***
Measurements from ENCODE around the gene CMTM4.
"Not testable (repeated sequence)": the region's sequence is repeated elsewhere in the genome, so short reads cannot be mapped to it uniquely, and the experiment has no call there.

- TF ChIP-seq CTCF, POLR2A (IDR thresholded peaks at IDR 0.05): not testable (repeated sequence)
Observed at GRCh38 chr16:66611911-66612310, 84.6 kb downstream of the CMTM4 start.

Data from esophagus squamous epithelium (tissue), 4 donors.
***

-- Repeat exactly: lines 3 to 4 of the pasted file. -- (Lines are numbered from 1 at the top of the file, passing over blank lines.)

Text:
- TF ChIP-seq CTCF, POLR2A (IDR thresholded peaks at IDR 0.05): not testable (repeated sequence)
Observed at GRCh38 chr16:66611911-66612310, 84.6 kb downstream of the CMTM4 start.